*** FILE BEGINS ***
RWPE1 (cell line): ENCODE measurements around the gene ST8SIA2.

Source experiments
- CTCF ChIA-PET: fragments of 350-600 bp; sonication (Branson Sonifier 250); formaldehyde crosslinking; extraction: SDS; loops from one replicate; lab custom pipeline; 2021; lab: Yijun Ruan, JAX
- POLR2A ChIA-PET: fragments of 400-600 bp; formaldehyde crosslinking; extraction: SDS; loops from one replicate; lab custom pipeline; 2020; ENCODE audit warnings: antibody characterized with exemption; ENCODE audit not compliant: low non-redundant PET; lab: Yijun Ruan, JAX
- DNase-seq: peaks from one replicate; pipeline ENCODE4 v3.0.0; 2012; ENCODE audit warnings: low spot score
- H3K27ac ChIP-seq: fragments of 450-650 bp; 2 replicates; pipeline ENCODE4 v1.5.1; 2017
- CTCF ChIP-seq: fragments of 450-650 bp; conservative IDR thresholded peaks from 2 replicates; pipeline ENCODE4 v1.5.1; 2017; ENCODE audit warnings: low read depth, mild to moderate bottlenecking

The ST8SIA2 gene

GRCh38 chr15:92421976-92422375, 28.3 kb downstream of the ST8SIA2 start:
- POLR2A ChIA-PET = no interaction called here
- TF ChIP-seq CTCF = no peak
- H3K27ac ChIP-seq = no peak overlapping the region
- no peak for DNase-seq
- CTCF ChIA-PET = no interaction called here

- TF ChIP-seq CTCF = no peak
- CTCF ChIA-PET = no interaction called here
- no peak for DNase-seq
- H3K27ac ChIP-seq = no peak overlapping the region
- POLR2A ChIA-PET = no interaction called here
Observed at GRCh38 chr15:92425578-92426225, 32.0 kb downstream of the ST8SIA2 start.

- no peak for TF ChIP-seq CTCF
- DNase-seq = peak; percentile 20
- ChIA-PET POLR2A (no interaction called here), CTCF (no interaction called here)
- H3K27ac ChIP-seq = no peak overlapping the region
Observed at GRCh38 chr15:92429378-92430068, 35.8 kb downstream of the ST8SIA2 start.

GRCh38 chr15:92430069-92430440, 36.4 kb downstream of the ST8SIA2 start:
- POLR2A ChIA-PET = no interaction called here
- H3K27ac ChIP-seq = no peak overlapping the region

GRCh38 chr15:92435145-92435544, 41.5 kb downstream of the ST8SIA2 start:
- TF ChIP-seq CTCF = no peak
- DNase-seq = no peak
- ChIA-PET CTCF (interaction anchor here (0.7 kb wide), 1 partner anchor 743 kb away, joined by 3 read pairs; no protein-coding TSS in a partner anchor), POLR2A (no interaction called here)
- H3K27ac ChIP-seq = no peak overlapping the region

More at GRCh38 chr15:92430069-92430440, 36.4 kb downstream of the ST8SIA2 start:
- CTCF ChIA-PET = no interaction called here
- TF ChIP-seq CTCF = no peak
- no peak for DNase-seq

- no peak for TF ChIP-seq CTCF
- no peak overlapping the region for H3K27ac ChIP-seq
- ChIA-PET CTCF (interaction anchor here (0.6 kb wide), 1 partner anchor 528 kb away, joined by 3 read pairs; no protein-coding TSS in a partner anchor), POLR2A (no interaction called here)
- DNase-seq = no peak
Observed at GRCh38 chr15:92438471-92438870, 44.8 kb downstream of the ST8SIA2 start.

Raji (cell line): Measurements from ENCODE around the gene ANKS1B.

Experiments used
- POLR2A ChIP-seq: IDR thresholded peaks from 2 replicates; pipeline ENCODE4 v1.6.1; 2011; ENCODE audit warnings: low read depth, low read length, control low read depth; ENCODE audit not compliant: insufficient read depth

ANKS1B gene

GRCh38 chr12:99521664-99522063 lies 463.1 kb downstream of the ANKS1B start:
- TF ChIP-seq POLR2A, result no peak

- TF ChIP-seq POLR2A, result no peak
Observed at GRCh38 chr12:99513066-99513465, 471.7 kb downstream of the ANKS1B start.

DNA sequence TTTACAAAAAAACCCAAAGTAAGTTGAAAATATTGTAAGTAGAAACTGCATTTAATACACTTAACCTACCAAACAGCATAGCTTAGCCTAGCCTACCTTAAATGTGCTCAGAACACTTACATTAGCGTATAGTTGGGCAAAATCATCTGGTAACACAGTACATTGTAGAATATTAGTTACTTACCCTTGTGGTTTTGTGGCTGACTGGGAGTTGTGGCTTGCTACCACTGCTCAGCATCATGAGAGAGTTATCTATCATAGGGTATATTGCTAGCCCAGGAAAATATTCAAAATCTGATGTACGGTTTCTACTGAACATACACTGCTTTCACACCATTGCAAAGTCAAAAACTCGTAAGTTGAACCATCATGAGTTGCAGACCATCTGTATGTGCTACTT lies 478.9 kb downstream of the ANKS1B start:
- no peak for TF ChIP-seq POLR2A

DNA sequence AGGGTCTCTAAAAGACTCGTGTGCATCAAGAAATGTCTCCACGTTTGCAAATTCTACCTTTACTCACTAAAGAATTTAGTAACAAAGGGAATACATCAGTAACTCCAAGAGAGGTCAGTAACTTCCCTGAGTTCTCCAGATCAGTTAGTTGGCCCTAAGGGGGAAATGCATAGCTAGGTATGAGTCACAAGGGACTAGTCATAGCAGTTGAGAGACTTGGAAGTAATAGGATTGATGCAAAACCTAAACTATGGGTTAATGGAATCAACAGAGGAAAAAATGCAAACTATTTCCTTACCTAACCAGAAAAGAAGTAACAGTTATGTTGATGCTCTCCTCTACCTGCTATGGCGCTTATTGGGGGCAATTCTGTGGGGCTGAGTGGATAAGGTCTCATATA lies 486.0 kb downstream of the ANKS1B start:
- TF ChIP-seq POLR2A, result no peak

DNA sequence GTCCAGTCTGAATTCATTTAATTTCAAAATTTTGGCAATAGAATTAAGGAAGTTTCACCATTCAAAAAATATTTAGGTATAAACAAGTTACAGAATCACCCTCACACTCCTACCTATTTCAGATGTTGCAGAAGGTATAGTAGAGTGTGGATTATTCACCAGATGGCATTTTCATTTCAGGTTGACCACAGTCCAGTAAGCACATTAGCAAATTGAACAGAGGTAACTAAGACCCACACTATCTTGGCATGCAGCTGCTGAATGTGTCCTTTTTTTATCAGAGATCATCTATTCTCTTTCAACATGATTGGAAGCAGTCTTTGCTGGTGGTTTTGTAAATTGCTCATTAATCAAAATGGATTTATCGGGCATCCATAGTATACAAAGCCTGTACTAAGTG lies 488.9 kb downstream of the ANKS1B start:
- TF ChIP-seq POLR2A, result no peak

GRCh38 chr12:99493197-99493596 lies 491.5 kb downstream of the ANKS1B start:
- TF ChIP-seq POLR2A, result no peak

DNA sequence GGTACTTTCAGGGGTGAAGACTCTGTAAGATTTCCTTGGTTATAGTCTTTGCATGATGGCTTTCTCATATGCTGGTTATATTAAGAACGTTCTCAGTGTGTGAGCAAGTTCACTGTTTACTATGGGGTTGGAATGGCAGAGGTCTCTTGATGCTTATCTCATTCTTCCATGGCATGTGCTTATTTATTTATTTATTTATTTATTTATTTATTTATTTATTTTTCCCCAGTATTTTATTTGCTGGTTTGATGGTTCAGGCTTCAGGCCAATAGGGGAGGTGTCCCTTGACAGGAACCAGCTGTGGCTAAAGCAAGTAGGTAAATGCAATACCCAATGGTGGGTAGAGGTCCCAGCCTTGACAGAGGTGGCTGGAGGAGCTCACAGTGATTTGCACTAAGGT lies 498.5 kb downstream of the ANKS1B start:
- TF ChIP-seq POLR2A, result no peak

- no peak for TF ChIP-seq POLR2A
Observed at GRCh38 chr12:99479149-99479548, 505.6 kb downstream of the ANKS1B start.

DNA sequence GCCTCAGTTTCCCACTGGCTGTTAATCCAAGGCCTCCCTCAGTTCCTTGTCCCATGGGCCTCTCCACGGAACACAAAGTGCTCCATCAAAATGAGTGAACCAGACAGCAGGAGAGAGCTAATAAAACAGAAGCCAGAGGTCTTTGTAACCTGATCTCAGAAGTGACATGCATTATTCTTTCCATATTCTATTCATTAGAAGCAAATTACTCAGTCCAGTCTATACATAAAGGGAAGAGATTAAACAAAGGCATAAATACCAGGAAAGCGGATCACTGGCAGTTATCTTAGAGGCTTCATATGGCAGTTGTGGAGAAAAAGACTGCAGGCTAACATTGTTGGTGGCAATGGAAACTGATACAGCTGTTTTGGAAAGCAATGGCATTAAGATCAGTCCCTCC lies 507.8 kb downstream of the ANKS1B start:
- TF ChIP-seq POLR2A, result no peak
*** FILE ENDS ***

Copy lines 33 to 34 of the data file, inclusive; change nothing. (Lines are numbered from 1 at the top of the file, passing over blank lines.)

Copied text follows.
- H3K27ac ChIP-seq = no peak overlapping the region

More at GRCh38 chr15:92430069-92430440, 36.4 kb downstream of the ST8SIA2 start: